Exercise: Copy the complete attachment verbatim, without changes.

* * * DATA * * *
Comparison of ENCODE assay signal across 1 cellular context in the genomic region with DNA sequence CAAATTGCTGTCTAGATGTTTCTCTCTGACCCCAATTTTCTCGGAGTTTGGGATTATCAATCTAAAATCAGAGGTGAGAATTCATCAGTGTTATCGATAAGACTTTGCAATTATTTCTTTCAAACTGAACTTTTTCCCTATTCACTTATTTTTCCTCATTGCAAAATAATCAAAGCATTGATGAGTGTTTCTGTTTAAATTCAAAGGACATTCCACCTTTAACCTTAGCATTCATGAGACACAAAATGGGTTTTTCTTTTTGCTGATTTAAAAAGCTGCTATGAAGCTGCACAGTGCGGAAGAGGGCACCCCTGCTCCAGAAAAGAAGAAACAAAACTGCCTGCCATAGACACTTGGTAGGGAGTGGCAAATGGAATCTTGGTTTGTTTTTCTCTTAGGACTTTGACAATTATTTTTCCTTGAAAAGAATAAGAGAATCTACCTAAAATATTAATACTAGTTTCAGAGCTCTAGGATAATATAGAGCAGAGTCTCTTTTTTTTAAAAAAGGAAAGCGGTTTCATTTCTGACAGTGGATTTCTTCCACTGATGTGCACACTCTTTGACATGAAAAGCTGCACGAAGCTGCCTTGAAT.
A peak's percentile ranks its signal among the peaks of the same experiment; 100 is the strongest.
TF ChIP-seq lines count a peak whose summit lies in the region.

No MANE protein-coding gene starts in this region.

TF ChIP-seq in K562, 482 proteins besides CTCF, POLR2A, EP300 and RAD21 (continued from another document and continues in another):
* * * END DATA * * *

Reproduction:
Comparison of ENCODE assay signal across 1 cellular context in the genomic region with DNA sequence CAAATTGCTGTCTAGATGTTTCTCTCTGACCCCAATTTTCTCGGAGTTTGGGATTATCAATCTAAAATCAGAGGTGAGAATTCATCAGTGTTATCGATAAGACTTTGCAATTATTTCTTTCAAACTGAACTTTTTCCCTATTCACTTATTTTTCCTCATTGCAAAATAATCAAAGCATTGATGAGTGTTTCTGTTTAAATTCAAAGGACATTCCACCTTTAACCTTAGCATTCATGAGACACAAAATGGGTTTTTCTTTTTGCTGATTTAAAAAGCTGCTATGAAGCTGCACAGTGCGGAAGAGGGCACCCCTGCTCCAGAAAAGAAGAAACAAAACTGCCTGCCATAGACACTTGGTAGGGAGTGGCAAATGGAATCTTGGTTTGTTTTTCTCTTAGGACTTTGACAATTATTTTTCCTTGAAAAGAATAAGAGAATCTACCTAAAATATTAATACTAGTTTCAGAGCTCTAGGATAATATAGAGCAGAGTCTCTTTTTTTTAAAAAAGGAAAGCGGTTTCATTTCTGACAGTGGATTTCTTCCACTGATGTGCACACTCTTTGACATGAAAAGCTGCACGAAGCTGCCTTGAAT.
A peak's percentile ranks its signal among the peaks of the same experiment; 100 is the strongest.
TF ChIP-seq lines count a peak whose summit lies in the region.

No MANE protein-coding gene starts in this region.

TF ChIP-seq in K562, 482 proteins besides CTCF, POLR2A, EP300 and RAD21 (continued from another document and continues in another):